A short excerpt from the booklet essay by Carmen Gray.
When Věra Chytilová died last year, her legacy was recognised in obituaries and tribute screenings that noted the dazzling innovation of her work as a Czech New Wave pioneer and her uncompromising decisions within a decidedly male-run profession. (Chytilová had trained at famed film school FAMU, where she was the only female in her class and from which the politically trenchant orientation of the New Wave had formed). This appraisal largely honed in on her early masterpiece of dynamic, free-spirited surrealism – Daisies (Sedmikrásky). A playful torrent of tinted filters, stylistic ruptures and spontaneous movement, Daisies was the most formally daring film of the Czech New Wave. A vibrant decimation of staid societal gender expectations, Daisies was aligned with what the majority of Chytilová’s contemporaries regarded as a more serious and urgent project: citizen dissent against communist realities. It was feminist dynamite - slipped in with the package in a central European society in which the activism of feminism was generally ridiculed or belittled, if it entered the public conversation at all.
Fast-forward a few decades to Traps (Pasti, pasti, pasticky). Made in 1998, its less experimental form and its bawdy, supposedly masculine humour disappointed some audiences. But it’s far from the work of a filmmaker who’s been mellowed to act nice to placate her detractors. In fact, if we read it as the film of a director as committed as ever to destabilising oppressive conventions from within, we find a valiant continuation of the subversive vigour that characterised her early career. Like Marie I and II of Daisies, the heroine of Traps protests, and protests in such a way her revolt is not at risk of assimilation. She goes to an extreme that – as all extremes do – alarmed audiences for outwardly resembling self-destructive nihilism in hurtling toward an outer realm of crime, violence, and death. But these films are fables to question accepted systems rather than prescriptive models for action. The women go all the way in abandoning decorum because the decorum they live within is an empty hypocrisy that offers nothing.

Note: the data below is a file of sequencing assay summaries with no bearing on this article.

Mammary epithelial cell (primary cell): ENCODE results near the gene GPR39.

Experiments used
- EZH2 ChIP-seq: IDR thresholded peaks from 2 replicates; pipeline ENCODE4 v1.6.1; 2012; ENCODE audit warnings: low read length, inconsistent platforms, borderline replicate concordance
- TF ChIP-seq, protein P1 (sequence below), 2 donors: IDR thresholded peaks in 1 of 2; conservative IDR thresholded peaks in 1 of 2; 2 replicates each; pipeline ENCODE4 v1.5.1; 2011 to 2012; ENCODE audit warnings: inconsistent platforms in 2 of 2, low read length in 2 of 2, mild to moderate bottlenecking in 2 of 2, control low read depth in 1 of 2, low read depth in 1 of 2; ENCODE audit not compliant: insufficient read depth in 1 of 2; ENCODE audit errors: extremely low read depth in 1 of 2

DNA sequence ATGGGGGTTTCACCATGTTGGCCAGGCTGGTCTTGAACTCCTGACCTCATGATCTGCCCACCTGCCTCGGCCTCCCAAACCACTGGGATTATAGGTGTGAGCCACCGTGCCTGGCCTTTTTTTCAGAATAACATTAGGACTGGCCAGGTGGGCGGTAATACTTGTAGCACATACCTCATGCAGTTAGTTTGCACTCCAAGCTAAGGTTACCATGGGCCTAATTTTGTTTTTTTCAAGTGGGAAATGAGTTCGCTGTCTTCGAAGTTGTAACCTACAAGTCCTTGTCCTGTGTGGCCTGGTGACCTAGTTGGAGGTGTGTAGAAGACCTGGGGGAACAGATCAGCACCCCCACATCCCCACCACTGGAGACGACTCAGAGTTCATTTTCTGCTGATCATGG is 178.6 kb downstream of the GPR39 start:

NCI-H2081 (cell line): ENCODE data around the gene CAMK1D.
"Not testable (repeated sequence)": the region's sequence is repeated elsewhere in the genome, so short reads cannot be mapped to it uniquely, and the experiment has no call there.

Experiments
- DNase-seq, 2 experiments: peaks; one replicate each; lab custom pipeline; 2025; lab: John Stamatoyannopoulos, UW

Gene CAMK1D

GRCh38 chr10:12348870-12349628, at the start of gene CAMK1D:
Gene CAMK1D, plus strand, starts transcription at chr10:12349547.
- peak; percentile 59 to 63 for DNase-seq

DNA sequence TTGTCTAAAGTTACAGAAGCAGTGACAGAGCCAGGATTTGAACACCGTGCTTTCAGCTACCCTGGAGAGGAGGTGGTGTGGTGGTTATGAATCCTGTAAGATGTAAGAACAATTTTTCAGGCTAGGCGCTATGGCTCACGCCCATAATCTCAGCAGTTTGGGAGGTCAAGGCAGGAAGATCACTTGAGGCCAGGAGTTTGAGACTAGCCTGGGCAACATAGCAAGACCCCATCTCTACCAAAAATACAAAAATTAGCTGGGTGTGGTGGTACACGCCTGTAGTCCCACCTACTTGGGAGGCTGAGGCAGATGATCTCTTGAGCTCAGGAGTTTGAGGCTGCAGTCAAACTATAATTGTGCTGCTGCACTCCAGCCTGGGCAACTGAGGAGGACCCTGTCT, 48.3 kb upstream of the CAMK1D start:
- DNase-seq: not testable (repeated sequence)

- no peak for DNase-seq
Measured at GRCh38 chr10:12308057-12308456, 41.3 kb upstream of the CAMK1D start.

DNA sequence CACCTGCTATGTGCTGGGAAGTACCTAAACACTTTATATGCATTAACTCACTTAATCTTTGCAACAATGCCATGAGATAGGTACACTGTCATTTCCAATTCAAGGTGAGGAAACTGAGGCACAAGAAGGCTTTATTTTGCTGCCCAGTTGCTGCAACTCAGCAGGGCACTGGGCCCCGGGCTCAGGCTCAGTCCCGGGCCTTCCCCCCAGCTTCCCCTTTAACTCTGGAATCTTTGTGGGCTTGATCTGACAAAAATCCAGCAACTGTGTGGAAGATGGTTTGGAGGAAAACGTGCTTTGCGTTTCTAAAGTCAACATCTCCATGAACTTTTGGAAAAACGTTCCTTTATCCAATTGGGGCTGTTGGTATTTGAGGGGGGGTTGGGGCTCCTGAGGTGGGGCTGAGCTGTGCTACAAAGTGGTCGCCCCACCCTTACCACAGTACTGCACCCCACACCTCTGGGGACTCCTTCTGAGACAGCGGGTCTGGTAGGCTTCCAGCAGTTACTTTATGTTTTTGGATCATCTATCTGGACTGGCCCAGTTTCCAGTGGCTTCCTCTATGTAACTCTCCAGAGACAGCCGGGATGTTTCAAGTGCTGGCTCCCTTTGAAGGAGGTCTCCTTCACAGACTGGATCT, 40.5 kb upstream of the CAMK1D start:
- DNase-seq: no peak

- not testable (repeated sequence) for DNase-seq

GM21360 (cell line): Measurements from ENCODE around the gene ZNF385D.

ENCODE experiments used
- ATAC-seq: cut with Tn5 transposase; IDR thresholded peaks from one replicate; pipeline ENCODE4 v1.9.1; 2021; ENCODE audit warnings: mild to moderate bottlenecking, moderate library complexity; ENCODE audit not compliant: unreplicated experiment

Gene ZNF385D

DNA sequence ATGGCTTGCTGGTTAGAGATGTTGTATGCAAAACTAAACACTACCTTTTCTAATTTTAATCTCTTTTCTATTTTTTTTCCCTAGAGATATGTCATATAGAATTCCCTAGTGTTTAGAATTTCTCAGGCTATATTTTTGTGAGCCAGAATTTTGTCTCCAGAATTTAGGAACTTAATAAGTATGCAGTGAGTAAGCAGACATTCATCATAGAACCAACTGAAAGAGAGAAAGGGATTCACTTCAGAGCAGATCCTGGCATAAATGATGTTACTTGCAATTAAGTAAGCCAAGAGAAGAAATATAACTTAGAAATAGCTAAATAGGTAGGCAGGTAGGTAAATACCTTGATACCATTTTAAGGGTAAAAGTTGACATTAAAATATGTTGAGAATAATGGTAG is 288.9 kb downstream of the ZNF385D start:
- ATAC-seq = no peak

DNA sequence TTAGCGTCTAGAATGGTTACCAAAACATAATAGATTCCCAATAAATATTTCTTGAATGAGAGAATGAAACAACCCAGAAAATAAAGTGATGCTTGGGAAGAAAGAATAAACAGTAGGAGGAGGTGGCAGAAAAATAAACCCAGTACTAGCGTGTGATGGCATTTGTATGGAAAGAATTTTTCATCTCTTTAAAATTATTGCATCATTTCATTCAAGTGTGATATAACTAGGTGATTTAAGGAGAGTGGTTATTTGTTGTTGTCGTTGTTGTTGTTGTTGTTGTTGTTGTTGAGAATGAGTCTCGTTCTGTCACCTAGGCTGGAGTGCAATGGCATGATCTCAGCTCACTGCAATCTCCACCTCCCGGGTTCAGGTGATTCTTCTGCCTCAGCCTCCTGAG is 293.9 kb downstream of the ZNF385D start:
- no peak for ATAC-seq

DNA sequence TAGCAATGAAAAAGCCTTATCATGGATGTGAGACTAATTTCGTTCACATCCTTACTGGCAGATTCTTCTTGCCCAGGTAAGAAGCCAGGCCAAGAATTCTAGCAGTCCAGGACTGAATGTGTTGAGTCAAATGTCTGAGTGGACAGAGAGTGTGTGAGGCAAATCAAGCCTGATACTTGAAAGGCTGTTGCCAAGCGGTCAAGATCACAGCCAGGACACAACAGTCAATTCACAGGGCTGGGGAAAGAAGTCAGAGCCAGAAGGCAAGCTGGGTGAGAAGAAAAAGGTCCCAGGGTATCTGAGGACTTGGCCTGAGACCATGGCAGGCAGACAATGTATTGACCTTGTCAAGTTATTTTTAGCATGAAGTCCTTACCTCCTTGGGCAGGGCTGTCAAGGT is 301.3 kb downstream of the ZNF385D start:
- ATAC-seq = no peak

Even by the time of Traps, Chytilová remained opposed to self-identifying as a “feminist”. In a much-quoted Guardian interview from 2000, Kate Connolly asked whether she considered herself a feminist only to have her line of questioning slammed as “primitive”, as Chytilová countered: “Is your newspaper a serious one?” The exchange, in which the director goes on to align herself with a rule-breaking “individualism”, clearly riled the journalist and the article is bristling with sarcasm. But it’s instructive in hinting at a complex pressure Chytilová and the few other female filmmakers of her region and era (Hungary’s Márta Mészáros, while producing work with strong feminist concerns, also rejected the label) fought to establish themselves amid.
In a climate as hostile to feminism and with professional female comrades few or far away, it seems Chytilová resisted defining her work through labels, instead maintaining its vibrant multivalence – a multivalence less conducive to the pre-judgment of stigmatisation. Instead of aligning herself with the imported western term “feminist” she sought to be free of all potentially reductive slogans and associations, and left the truths within her films to speak for themselves.
It’s the perfect time for a push for the rest of her work to become more accessible, especially as it sheds more light on her mode of operation as a stealth radical in regard to feminist values, decimating received gender roles even as she resisted any labelling that might further pressurise her positioning as a dissident filmmaker under siege by a climate of censorship.
Carmen Gray's complete essay, from which this excerpt is taken, appears in the booklet which accompanies the DVD release.
A short excerpt from the booklet
Little White Lies by
The Geek Show by
Electric Sheep by Alison Frank
Peek-a-Boo by Didier Becu
Cinehouse by Ian Schultz
DVD Beaver by Eric Cotenas
The Arts Desk by Tom Birchemough
CineVue by Ben Nicholson
Eye For Film
by Amber Wilkinson
NoRipCord by Kai Lancaster
Sight & Sound by
by Nathaniel Thompson
Starburst by John Townsend
Cinema Eclectica by
(i) Angry young girls: Gender representations in Věra Chytilová's Sedmikrásky and Pasti, pasti, pasticky
(ii) Bones, bones, bone-eater... Vera Chytilová's Pasti, pasti, pasticky by Jaromír Blažejovský
(iii) Hitchhiking: Part I, The Perils - Chytilová's Pasti, pasti, pasticky by Andrew J Horton
(iv) The Guardian: Věra Chytilová obituary
(v) Defiance and compassion: the films of Věra Chytilová
(vi) Dazed & Confused - the (d)A- Zed of Věra Chytilová